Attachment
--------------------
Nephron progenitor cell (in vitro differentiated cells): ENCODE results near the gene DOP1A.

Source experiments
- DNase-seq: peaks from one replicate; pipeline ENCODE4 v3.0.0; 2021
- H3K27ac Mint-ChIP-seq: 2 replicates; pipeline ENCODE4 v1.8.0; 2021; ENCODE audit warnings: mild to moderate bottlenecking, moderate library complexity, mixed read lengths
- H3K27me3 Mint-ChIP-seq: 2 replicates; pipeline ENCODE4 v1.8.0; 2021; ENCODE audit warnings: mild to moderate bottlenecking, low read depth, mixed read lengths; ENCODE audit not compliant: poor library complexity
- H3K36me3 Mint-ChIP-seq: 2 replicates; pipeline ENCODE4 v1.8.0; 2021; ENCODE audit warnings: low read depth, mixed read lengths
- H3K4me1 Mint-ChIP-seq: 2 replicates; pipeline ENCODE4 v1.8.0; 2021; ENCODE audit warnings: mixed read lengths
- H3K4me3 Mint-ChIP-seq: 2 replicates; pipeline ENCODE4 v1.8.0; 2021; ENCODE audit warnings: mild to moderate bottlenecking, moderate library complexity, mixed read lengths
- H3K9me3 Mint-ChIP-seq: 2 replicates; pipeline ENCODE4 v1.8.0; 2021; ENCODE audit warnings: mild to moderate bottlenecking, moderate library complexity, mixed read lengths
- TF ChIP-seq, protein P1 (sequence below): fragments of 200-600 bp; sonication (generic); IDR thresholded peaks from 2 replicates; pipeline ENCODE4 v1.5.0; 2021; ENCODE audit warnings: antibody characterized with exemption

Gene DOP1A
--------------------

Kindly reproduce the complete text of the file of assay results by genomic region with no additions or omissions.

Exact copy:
Nephron progenitor cell (in vitro differentiated cells): ENCODE results near the gene DOP1A.

Source experiments
- DNase-seq: peaks from one replicate; pipeline ENCODE4 v3.0.0; 2021
- H3K27ac Mint-ChIP-seq: 2 replicates; pipeline ENCODE4 v1.8.0; 2021; ENCODE audit warnings: mild to moderate bottlenecking, moderate library complexity, mixed read lengths
- H3K27me3 Mint-ChIP-seq: 2 replicates; pipeline ENCODE4 v1.8.0; 2021; ENCODE audit warnings: mild to moderate bottlenecking, low read depth, mixed read lengths; ENCODE audit not compliant: poor library complexity
- H3K36me3 Mint-ChIP-seq: 2 replicates; pipeline ENCODE4 v1.8.0; 2021; ENCODE audit warnings: low read depth, mixed read lengths
- H3K4me1 Mint-ChIP-seq: 2 replicates; pipeline ENCODE4 v1.8.0; 2021; ENCODE audit warnings: mixed read lengths
- H3K4me3 Mint-ChIP-seq: 2 replicates; pipeline ENCODE4 v1.8.0; 2021; ENCODE audit warnings: mild to moderate bottlenecking, moderate library complexity, mixed read lengths
- H3K9me3 Mint-ChIP-seq: 2 replicates; pipeline ENCODE4 v1.8.0; 2021; ENCODE audit warnings: mild to moderate bottlenecking, moderate library complexity, mixed read lengths
- TF ChIP-seq, protein P1 (sequence below): fragments of 200-600 bp; sonication (generic); IDR thresholded peaks from 2 replicates; pipeline ENCODE4 v1.5.0; 2021; ENCODE audit warnings: antibody characterized with exemption

Gene DOP1A